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Boys and reading There are many theories as to why boys seem to eschew reading for other things. Some say that boys in general are always on the defensive, and reading -- which often calls to mind emotion and vulnerability -- is not something that boys would like to admit to doing. Furthermore, schools heavily push classics full of fictional characters as the mainstay of literary curricula. However, research points out that boys tend to gravitate toward nonfiction. Others argue that boys do not have enough male literary role models. The majority of adults involved in shaping boys’ interest in reading are women, and boys might not view picking up a good book as a masculine activity. Another theory as to why girls perform better on standardized reading tests revolves around brain function. Girls’ brains tend to be more verbally oriented, which can make reading skills easier. Boys are more visually oriented. It stands to reason that boys are more physically

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restless than girls as well. Sitting for long periods of time reading can be challenging, even for an otherwise well-behaved male student. This was discovered as early as 1986 in an analysis of more than 100 studies by psychologist Warren Eaton and his colleagues at the University of Manitoba in Canada. The findings revealed that the average boy is more active than about 69 percent of girls.

Choosing reading materials Finding reading material to which boys will relate can be challenging. There is no blanket approach to finding the right books. Boys may need to be approached individually to find subject matter that will interest them and take them out of their comfort zones. Should schoolmates be viewed reading frequently, it may help other boys surpass their own reading fears and hurdles.

Here are some titles boys can explore. * “2095” by Adam McCauley: Children on a field trip to New York’s Museum of Natural History travel one hundred years into the future. “Adventures of Captain Underpants” by Dav Pilkey: Fourth grade boys get into trouble with their principal and decide to hypnotize him into the superhero “Captain Underpants.” * “Babe & Me: A Baseball Card Adventure” by Dan Gutman: Main character Joe wants to discover the legend of Babe Ruth and his home run predictions. * “The Beast in Ms. Rooney’s Room” by Patricia Reilly Giff: Ms. Paris, the reading teacher, helps Richard get serious about reading and win a contest for best class. * “Encyclopedia Brown” series, by Donald Sobol: Readers solve the cases and explore adventures through the stories.

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Sports LangleyAdvance

High school basketball

Tuesday, February 26, 2013

A21

Ramblers claw past ’Cats to win Valley crown

One cracker of a Fraser Valley final thrilled fans Saturday at Langley Events Centre. by Troy Landreville sports@langleyadvance.com

Brookswood Bobcats forward Lindsay Wand dribbled the ball while being guarded by a Maple Ridge Rambler Jane Grisley during the Fraser Valley senior girls Triple A basketball title game Saturday at the Langley Events Centre. The Ramblers rallied in the fourth quarter to win 73-67. Troy Landreville/Langley Advance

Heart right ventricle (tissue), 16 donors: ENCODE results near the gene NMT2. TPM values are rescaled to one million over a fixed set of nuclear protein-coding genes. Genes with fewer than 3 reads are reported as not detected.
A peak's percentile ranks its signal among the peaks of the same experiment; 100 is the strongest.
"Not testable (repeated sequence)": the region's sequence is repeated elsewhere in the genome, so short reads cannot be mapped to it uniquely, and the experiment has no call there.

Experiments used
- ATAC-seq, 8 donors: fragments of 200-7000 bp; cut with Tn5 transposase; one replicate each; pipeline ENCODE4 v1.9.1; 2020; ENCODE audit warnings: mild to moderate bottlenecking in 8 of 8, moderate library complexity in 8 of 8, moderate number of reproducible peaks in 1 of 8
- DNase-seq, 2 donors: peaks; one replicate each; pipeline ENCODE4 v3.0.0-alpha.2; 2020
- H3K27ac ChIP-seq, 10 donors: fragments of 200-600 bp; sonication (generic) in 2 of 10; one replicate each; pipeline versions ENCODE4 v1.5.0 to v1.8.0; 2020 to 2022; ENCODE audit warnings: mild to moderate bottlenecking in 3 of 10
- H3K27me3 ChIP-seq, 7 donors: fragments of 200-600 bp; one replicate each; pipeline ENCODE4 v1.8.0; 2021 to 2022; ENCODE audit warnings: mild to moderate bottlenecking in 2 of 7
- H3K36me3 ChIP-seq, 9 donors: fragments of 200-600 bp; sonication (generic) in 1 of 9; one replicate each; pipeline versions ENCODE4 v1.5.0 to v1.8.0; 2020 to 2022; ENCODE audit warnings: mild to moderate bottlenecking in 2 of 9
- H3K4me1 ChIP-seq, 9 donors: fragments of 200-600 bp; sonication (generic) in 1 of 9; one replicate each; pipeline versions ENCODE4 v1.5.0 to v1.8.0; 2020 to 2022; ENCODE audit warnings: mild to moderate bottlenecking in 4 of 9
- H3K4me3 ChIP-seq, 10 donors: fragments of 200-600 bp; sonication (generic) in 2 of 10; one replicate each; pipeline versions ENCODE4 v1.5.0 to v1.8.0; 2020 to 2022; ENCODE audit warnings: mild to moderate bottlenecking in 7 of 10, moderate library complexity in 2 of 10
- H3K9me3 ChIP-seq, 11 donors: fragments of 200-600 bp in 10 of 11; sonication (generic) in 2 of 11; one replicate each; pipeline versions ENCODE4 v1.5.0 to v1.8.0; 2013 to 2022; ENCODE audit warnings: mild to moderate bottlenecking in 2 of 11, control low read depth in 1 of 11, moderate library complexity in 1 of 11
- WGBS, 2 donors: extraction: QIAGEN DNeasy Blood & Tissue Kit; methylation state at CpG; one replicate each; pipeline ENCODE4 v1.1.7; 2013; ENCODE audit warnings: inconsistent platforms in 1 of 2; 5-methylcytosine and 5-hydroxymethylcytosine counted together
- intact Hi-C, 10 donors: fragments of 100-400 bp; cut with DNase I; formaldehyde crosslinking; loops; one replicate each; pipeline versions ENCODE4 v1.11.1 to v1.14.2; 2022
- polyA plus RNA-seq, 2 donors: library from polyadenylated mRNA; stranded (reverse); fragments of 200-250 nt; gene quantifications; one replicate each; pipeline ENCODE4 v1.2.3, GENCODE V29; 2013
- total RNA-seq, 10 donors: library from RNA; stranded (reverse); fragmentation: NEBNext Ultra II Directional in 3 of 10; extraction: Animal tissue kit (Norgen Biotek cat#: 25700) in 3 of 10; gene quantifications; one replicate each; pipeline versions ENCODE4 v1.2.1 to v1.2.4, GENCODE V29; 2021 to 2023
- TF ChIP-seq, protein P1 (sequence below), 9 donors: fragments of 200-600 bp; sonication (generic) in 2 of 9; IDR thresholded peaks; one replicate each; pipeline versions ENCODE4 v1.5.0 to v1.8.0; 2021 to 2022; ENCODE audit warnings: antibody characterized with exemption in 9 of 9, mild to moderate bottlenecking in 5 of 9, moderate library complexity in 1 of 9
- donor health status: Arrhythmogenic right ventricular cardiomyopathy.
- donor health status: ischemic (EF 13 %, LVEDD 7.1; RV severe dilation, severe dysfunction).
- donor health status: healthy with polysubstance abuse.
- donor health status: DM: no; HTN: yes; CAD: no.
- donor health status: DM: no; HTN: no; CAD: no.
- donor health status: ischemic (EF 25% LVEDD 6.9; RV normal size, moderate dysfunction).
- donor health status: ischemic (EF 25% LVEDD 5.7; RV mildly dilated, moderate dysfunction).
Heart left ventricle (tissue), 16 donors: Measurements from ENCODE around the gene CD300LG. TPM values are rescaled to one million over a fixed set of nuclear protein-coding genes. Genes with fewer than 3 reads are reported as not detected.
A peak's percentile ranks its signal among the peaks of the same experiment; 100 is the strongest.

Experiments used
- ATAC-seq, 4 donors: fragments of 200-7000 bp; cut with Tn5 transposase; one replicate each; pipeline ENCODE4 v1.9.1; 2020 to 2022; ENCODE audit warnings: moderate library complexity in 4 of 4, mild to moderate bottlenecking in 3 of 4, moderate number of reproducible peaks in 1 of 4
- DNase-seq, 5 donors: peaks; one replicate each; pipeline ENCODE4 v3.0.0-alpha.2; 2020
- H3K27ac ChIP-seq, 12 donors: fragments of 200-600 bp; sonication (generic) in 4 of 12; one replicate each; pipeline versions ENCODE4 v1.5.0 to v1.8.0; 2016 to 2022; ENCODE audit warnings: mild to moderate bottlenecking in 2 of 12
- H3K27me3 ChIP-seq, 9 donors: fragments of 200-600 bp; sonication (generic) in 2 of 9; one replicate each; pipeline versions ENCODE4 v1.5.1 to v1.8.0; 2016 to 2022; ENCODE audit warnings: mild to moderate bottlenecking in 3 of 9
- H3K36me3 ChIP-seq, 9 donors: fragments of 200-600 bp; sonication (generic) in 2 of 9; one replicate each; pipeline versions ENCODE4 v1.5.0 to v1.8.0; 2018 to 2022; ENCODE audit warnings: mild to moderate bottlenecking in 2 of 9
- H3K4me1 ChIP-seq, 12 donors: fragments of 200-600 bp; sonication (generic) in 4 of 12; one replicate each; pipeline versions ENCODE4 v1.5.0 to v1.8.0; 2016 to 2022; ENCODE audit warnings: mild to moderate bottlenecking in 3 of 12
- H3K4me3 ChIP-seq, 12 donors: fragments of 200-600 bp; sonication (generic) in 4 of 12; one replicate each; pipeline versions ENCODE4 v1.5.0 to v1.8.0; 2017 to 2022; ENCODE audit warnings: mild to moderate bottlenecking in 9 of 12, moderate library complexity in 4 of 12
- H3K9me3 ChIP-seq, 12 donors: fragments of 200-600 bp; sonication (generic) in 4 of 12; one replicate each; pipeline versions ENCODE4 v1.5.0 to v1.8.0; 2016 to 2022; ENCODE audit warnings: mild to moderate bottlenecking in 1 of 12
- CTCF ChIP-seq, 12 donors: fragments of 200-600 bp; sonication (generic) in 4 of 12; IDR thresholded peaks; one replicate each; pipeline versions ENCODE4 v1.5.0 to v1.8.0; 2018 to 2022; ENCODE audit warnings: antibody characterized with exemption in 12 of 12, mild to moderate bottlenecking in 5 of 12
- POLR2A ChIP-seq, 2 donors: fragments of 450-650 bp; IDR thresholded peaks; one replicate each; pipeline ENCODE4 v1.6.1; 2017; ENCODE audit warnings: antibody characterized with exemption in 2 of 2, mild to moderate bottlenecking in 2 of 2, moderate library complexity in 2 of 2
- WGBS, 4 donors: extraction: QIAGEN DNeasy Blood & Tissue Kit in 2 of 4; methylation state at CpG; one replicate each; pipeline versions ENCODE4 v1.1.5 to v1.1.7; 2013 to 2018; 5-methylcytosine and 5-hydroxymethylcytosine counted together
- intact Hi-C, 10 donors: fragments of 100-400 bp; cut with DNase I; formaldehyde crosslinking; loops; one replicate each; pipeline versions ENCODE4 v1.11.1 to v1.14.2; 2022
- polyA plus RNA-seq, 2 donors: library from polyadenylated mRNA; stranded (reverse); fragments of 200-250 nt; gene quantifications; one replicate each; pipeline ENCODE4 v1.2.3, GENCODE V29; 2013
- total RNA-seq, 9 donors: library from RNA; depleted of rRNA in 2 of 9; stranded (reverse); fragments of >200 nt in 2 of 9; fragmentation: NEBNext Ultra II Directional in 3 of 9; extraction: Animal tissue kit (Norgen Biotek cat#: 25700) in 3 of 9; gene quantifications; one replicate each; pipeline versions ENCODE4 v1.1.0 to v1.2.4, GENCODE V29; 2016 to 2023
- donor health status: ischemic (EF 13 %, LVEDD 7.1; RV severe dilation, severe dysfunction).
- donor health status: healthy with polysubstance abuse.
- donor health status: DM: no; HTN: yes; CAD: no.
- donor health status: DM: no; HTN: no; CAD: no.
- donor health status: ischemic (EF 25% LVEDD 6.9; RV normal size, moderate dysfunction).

It was a comeback for the ages Saturday at the Langley Events Centre. The Maple Ridge Ramblers senior girls basketball team marched Scan this all the way back from a doublepage with digit deficit in the fourth quarter to stun the Brookswood Bobcats 73-67 in the Fraser Valley Triple A final. Brookswood led 50-44 after three quarters and built that lead to 12 points with five minutes to go. With just three minutes remaining before the final buzzer, the ’Cats had a healthy 10-point lead before the Ramblers, led by 6’3” star and tournament MVP Kolbie Orum, stormed back to tie the game at 63 on an Orum basket. The Ramblers moved ahead 6563 with a little more than a minute to go and never relinquished the lead to win their first Fraser said. “Down 12 points Valley title in 57 years. with five minutes left Brookswood bench boss Neil and no time outs, it Brown said the loss is on him was looking pretty and his Bobcats co-coach Chris bleak.” Veale. Herman called a “We had a good lead with time out with a little three minutes to go and simply more than five minutes let the game slip through our remaining and told his hands,” Brown said. “As coachtroops that there was es, we have to take responsibiltime to come back, but ity for the loss as it was a total they needed good shots team collapse.” on every possession. Emphasizing the word “we” “We had a three-toBrown added, “We simply did four minute stretch not have the team ready to where we were settling play. We beat Maple Ridge by for perimeter shots and 40 earlier in the year ,and I not looking to attack think many of us thought we Troy Landreville/Langley Advance the hoop enough,” just had to show up and the Bobcats guard Jessie Brown was stripped of the ball while Herman said. “Their game was ours. We did not going to the basket during the second half of Saturday’s post had four fouls and show up. Hopefully we will was on the bench so Fraser Valley championship game at the LEC. have some intense practices they had nobody who this coming week and right the a Bobcats squad that’s ranked could match up with ship. The season is not over Kolbie inside. Get it to Kolbie yet, we just took a slight detour.” second among Triple A teams in B.C. every chance we could and Ramblers coach Don Herman “It was such an inspired win Kolbie, don’t you dare leave the said he’s “in shock” following and what a comeback,” Herman low post.” his team’s comeback against